Gacy’s proclivity for clowning didn’t go unnoticed by the media either, who named him the “Killer Clown.” With the popular association of the clown as a creepy figure, and what feels like almost a societal modern case of coulrophobia, or fear of clowns, it’s no surprise it made for a lasting impression.

He Would Use A “Magic Trick” To Trap Them

Gacy’s deeply unsettling use of fun pastimes as a method to enable his killings extended beyond his performances as a clown. Unlike his clown personas, this “trick” was not only directly involved with his crimes, but seems to have been almost always how he initially incapacitated his victims.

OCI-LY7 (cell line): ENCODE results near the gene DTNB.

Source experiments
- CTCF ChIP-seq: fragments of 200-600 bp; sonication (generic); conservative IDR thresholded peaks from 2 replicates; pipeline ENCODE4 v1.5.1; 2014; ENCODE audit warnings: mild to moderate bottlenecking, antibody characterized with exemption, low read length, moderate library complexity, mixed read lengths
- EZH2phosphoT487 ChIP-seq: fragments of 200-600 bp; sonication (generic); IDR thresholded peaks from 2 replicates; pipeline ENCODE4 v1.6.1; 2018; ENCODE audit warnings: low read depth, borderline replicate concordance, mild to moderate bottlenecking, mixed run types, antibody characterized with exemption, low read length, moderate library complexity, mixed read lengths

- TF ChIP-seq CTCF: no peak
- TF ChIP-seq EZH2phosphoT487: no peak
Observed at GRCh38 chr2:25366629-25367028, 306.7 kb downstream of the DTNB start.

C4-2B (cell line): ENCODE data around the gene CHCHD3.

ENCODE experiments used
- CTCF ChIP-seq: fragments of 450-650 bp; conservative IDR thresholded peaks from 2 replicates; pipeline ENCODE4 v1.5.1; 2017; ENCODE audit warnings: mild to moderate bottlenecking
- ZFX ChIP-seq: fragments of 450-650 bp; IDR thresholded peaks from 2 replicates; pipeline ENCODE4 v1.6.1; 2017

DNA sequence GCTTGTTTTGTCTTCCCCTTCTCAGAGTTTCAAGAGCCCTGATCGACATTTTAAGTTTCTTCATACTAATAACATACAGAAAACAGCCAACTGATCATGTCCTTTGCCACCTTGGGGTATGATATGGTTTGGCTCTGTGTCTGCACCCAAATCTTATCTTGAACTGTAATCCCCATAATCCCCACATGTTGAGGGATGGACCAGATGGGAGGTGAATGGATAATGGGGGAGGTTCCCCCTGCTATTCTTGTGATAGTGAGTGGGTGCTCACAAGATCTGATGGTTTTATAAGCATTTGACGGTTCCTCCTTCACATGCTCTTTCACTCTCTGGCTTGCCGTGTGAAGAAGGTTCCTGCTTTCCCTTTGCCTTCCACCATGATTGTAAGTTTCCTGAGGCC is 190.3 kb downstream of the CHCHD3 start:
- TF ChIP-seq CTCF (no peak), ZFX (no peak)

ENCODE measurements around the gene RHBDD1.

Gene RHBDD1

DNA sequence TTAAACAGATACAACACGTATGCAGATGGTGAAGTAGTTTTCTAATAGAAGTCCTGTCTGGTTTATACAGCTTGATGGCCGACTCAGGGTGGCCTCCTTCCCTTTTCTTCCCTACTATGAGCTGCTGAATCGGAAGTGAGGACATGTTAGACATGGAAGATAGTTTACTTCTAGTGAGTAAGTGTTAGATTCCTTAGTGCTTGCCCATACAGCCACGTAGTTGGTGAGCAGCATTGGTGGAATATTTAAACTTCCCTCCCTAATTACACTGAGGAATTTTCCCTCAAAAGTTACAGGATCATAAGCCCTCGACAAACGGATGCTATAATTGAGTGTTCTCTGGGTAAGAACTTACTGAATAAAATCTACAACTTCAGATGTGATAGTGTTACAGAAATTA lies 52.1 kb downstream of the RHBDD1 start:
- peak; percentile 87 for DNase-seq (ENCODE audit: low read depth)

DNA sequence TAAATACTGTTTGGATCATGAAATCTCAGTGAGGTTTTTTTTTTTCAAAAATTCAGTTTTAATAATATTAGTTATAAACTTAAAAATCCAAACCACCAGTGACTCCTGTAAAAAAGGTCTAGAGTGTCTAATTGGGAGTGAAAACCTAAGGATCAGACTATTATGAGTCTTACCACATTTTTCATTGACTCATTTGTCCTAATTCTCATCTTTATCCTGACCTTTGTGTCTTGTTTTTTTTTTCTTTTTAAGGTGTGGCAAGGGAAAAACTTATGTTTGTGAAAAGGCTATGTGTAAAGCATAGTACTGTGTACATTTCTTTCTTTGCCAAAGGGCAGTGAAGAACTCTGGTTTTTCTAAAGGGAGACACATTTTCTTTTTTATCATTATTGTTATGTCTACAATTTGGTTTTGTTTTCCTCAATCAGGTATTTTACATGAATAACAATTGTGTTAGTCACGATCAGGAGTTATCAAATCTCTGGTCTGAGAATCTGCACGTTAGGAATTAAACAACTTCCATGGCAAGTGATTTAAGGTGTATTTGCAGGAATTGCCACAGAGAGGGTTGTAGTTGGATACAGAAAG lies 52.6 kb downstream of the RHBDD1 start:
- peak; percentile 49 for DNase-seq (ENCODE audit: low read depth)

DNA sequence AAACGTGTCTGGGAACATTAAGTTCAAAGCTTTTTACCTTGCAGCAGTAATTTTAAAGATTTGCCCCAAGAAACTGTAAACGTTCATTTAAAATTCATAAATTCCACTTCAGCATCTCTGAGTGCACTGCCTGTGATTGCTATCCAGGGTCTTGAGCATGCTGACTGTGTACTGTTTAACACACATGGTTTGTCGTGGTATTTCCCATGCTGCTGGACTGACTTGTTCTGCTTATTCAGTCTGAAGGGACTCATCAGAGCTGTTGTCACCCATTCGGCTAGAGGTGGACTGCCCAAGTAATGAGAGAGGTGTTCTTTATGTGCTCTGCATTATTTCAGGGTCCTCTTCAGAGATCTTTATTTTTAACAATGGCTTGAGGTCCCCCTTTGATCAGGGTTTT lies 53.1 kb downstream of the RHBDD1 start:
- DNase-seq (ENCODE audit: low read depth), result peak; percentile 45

Gacy would get a teenage boy to his house under a variety of pretenses. Often it would be related to work that he was either offering or discussing with them as part of his business, PDM Contractors. He would repeatedly use employment with PDM as a ruse to get close to these teenage victims.

Once he got them into his house, through whatever made-up subject of discussion he decided on, he would perform what he called the “handcuff trick”. Gacy would offer to show them a magic trick, after which he would put on a pair of handcuffs himself, behind his back, before freeing himself with the key, which he’d concealed in his hand. He’d then tell the unfortunate visitor that he would show them how the magic trick worked, getting them to put what were in fact very real handcuffs on themselves. Once they made this mistake, their fate was sealed.

He Should Have Been Caught Earlier